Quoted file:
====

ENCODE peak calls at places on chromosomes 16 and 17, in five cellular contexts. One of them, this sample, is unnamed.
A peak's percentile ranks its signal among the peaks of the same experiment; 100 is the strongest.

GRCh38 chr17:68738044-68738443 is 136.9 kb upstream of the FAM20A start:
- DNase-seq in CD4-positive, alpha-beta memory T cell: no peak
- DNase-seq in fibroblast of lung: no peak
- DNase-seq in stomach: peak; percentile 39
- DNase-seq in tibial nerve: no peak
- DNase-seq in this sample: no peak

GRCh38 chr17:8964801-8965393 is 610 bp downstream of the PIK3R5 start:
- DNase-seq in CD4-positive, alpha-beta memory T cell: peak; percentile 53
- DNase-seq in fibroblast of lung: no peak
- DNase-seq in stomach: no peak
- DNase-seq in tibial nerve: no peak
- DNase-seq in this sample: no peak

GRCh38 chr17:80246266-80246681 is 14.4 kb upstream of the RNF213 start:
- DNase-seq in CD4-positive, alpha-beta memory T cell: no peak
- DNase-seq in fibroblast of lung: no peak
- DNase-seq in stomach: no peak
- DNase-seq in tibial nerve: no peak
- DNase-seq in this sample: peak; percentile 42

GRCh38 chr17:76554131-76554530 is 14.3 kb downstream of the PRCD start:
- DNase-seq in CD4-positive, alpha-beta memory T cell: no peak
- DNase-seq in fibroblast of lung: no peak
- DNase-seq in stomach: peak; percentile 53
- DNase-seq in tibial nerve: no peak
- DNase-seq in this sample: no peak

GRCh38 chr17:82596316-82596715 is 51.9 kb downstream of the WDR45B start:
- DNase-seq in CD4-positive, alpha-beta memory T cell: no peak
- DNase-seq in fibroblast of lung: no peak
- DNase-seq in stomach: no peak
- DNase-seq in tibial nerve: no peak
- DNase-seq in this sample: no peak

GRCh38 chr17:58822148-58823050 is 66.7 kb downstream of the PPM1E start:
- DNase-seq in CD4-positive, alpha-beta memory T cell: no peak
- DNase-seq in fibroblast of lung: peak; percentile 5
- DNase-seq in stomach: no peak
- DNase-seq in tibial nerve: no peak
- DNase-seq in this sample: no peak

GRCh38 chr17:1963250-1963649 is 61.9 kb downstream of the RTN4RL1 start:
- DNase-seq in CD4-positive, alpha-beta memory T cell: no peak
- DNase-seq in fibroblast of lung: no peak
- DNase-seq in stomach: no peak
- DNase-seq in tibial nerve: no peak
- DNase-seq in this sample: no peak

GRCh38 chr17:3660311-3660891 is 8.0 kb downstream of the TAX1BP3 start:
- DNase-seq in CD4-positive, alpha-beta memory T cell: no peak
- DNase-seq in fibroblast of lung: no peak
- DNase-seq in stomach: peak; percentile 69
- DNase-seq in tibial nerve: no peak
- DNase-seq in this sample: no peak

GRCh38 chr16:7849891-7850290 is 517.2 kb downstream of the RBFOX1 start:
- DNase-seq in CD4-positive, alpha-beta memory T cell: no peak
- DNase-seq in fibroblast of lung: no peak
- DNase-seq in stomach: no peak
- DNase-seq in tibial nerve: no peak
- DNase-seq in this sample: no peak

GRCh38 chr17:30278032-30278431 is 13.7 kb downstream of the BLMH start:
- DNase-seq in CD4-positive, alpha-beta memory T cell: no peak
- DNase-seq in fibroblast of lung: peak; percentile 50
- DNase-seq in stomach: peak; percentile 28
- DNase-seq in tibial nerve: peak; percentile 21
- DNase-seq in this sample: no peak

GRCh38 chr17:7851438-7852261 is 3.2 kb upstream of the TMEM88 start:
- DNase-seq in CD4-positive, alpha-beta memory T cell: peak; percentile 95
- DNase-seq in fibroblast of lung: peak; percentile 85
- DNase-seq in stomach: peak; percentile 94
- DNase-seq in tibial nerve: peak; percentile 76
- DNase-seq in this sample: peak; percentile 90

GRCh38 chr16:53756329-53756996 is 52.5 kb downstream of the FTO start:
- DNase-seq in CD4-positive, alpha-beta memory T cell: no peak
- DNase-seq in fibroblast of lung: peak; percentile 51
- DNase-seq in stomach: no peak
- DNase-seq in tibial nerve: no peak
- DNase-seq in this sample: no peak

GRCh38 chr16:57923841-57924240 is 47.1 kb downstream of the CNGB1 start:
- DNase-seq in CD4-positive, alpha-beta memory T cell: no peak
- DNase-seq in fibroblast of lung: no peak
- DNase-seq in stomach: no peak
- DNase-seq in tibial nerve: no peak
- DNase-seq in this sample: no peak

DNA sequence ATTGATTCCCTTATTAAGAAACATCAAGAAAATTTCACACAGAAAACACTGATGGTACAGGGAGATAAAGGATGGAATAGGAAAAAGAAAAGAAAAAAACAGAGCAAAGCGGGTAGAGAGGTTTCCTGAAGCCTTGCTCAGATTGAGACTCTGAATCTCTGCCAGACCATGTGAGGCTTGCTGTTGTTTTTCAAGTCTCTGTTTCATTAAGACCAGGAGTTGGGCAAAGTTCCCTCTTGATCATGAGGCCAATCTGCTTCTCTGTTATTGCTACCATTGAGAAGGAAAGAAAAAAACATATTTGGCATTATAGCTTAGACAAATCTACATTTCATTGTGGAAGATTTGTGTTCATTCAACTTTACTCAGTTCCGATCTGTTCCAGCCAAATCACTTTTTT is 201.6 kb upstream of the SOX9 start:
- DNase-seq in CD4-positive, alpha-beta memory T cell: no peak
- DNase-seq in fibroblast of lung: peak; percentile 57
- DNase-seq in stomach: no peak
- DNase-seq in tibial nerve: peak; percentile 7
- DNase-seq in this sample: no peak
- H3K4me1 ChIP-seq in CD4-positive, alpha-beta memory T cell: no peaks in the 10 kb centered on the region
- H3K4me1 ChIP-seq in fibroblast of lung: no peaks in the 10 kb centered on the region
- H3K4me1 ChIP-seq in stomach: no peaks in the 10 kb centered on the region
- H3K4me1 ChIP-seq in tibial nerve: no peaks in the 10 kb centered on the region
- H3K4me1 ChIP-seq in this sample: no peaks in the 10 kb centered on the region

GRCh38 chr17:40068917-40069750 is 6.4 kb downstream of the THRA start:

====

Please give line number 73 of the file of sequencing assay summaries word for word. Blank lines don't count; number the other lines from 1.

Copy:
- DNase-seq in tibial nerve: no peak